by drupid

Three-fourths of adult Americans regularly experience psychological or physical pain from stress. Children aren’t doing much better: one in five kids have ongoing “worrywart” issues. Worse, the majority of stressed-out kids have parents who assume things are fine.


Don’t take it for granted that your children won’t have stress issues. Use the following tips to help build their self-confidence and sense of security.


Watch Your Own Stress Levels


If you live stressfully, your kids will absorb that attitude. It’s time for some changes if you have any of the following habits:

  • Moaning about how unfair life is and how nothing ever goes right for you.
  • Watching endless hours of stressful news (or reading it online).
  • Snapping at everyone not to bother you because you have a thousand impossible tasks to complete.


You may be surprised to hear that often, the best thing you can do for your household is to forget your responsibilities and enjoy yourself for a few hours each week: working at a hobby, relaxing with a cup of tea, taking a long hot bath. Trust that your kids will benefit more from a parent who takes regular “me time” to stay happy and healthy, than from a chronically irritable and distracted parent who feels obligated to be available 24/7/365.25.


Don’t Be Overprotective


One reason many parents feel they must be constantly available is that they feel responsible for protecting children from every bruise and disappointment. This not only multiplies parental stress, it robs children of opportunities to grow up and become self-reliant. Kids who never get the chance to learn from trial and error will instead “learn” that they’re incapable of ever solving problems on their own. Better a few unpleasant lessons than a lifelong victim mentality.


Be Affirming


If a child is experiencing special stress—a friend turned enemy, a tough class at school—offer a listening ear and a comforting shoulder, but don’t promise to “fix everything.” Don’t just tell the child “what to do” either: encourage the child to personally work out a solution or coping strategy. Focus on affirming, “I know you’re strong enough to handle this.”


Be Honest


Don’t think, either, that you can protect children from knowing you’re under stress. If your marriage is struggling or your employer is talking about layoffs, and you try to hide it from the children—they’ll pick up on your tension, and imagine worse scenarios than the reality. Tell them what’s bothering you in age-appropriate language, while assuring them they aren’t to blame and you’ll all get through this together.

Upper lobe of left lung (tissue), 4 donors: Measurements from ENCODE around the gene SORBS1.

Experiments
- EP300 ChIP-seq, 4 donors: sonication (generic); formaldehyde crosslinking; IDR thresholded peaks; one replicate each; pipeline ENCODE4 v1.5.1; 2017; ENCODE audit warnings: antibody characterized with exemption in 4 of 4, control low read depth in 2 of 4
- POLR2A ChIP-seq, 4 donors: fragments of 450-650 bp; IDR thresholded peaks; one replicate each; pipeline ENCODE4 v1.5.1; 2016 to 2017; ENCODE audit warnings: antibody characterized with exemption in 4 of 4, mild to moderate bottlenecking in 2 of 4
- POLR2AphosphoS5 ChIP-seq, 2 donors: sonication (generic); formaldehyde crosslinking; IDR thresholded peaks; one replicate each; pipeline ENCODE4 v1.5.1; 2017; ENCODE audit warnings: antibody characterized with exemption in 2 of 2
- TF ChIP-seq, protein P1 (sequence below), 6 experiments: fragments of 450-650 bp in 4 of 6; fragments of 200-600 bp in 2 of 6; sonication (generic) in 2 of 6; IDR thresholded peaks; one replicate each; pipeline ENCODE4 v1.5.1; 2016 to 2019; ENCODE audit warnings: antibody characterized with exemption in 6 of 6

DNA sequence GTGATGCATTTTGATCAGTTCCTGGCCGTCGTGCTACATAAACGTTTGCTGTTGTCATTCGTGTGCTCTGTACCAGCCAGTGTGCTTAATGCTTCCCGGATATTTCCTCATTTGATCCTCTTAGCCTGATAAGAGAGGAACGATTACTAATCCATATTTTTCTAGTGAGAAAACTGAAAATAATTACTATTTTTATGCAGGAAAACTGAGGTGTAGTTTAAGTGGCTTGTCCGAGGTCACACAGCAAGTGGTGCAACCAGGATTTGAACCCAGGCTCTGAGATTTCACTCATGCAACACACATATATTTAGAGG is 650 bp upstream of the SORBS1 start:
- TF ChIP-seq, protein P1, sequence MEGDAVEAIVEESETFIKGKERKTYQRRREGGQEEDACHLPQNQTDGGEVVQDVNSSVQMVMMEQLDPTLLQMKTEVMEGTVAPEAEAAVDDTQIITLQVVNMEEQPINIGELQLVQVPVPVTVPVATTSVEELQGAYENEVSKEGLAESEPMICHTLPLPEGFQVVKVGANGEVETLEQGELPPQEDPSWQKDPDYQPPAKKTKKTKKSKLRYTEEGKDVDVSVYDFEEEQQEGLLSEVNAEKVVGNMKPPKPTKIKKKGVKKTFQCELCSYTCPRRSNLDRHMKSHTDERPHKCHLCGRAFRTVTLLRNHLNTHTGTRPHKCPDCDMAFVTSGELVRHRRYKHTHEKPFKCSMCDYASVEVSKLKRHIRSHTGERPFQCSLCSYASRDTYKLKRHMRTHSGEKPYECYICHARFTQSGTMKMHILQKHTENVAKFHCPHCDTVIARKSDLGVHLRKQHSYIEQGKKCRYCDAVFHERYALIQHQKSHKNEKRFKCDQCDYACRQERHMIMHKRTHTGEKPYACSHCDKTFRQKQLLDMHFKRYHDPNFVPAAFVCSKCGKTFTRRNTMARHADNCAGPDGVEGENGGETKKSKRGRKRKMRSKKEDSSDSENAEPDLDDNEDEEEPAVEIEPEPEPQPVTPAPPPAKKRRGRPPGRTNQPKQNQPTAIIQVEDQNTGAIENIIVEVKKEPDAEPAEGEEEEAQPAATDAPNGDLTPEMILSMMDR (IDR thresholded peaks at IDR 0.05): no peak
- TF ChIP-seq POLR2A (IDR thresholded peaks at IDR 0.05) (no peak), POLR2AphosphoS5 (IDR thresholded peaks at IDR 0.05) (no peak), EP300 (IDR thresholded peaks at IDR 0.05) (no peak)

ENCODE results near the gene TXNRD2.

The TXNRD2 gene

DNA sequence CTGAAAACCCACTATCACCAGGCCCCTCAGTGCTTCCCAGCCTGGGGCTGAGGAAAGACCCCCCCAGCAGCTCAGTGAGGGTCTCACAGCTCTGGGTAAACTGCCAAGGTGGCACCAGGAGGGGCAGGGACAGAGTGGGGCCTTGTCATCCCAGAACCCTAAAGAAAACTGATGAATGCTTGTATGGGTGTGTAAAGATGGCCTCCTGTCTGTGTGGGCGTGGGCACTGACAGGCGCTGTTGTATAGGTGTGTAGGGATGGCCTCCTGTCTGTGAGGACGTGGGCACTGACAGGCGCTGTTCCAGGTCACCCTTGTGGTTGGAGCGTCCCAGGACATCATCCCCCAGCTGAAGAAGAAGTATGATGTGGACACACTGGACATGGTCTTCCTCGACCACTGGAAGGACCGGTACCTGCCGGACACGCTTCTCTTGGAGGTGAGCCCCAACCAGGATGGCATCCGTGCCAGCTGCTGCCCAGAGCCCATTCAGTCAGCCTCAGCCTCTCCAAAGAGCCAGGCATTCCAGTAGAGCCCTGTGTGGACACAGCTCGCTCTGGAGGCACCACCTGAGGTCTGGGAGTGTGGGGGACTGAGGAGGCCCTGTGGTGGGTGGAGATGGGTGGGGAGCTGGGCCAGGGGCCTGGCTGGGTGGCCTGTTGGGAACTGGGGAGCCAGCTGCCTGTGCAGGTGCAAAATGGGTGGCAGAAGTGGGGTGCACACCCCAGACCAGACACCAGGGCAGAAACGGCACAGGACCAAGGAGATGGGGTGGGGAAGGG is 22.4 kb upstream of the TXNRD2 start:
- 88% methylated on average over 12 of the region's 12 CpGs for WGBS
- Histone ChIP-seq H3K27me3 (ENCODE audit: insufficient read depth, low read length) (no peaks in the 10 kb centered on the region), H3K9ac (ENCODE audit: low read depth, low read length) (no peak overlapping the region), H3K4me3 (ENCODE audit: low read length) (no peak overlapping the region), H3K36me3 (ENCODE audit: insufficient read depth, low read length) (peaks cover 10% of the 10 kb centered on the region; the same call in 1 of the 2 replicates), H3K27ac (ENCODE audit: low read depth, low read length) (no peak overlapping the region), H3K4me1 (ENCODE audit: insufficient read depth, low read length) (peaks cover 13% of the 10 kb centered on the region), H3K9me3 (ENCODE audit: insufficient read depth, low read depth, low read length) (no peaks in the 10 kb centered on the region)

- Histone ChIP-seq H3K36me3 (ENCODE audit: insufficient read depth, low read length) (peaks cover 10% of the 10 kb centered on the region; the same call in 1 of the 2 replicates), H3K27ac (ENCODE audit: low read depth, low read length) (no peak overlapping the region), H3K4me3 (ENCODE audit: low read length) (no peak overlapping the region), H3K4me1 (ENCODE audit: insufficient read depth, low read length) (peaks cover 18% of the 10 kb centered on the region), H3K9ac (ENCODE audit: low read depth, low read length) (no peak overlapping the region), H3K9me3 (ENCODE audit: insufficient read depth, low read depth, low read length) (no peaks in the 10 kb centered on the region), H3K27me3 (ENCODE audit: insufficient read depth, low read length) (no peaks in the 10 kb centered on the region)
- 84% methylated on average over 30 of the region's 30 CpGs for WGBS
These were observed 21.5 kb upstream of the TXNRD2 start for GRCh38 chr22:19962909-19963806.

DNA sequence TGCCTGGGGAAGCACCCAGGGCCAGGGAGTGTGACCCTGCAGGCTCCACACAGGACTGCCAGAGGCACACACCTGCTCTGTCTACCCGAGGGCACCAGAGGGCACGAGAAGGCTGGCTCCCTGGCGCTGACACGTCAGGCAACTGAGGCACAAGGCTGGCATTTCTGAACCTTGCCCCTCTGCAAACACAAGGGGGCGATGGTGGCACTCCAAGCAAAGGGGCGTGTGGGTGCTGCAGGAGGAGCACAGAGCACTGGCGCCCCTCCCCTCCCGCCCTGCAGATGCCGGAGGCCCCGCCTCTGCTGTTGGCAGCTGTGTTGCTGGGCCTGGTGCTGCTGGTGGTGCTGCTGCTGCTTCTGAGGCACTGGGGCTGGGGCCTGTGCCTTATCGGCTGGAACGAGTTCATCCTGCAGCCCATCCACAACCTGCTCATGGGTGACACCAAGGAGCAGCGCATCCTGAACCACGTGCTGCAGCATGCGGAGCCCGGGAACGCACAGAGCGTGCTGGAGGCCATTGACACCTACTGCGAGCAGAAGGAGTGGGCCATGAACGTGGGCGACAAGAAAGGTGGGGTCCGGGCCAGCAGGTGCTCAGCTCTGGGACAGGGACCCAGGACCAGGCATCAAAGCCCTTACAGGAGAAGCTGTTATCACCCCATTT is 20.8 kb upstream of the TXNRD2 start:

Talk About Positive Things


Whatever the challenges of the day, emphasize gratitude; and regularly affirm that “Our lives are full of good things, and more good things are going to happen.”


Note to Teachers


When a student is withdrawn, angry, or uncooperative, the likely cause is stress—and you won’t do any good by getting angry or impatient. Think empathy and gentle encouragement. Be ready and willing to listen to anyone’s struggles. If you suspect serious trouble, you may need to refer the problem to authorities. Often, though, all a stressed and discouraged child really needs is assurance that someone understands.




“Traditional” academics are stressful for many children whose individual talents and learning styles may not fit the traditional mold. If you feel your child would thrive better in a more individual-attentive, participation-based learning environment without competitive pressures, Shady Oak Primary School may be the right choice for your family. Contact us to learn more about our “6 Pillars” approach to maximizing every student’s potential.


Blessings to parents and children of all ages!


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